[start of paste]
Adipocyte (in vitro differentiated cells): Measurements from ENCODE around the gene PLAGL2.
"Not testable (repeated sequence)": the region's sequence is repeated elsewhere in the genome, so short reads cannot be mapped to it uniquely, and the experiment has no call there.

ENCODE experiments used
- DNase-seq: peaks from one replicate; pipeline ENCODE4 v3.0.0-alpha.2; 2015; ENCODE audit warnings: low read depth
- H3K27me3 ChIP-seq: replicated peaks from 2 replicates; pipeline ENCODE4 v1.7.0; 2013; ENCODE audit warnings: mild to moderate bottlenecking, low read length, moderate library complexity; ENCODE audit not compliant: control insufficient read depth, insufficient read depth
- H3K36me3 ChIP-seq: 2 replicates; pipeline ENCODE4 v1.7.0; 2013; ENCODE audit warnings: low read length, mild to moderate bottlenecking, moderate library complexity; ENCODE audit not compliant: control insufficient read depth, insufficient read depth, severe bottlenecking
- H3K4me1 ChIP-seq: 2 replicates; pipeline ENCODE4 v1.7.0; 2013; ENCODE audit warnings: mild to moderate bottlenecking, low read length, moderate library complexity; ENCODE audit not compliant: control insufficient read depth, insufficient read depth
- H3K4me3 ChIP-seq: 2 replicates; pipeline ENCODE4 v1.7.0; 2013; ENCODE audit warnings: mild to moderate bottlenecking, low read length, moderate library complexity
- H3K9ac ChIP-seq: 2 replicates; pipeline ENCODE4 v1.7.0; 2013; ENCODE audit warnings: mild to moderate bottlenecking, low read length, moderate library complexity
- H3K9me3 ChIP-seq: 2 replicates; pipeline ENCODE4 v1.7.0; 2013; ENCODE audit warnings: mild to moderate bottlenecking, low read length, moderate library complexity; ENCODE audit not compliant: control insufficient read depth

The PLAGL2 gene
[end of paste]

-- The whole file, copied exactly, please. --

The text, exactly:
Adipocyte (in vitro differentiated cells): Measurements from ENCODE around the gene PLAGL2.
"Not testable (repeated sequence)": the region's sequence is repeated elsewhere in the genome, so short reads cannot be mapped to it uniquely, and the experiment has no call there.

ENCODE experiments used
- DNase-seq: peaks from one replicate; pipeline ENCODE4 v3.0.0-alpha.2; 2015; ENCODE audit warnings: low read depth
- H3K27me3 ChIP-seq: replicated peaks from 2 replicates; pipeline ENCODE4 v1.7.0; 2013; ENCODE audit warnings: mild to moderate bottlenecking, low read length, moderate library complexity; ENCODE audit not compliant: control insufficient read depth, insufficient read depth
- H3K36me3 ChIP-seq: 2 replicates; pipeline ENCODE4 v1.7.0; 2013; ENCODE audit warnings: low read length, mild to moderate bottlenecking, moderate library complexity; ENCODE audit not compliant: control insufficient read depth, insufficient read depth, severe bottlenecking
- H3K4me1 ChIP-seq: 2 replicates; pipeline ENCODE4 v1.7.0; 2013; ENCODE audit warnings: mild to moderate bottlenecking, low read length, moderate library complexity; ENCODE audit not compliant: control insufficient read depth, insufficient read depth
- H3K4me3 ChIP-seq: 2 replicates; pipeline ENCODE4 v1.7.0; 2013; ENCODE audit warnings: mild to moderate bottlenecking, low read length, moderate library complexity
- H3K9ac ChIP-seq: 2 replicates; pipeline ENCODE4 v1.7.0; 2013; ENCODE audit warnings: mild to moderate bottlenecking, low read length, moderate library complexity
- H3K9me3 ChIP-seq: 2 replicates; pipeline ENCODE4 v1.7.0; 2013; ENCODE audit warnings: mild to moderate bottlenecking, low read length, moderate library complexity; ENCODE audit not compliant: control insufficient read depth

The PLAGL2 gene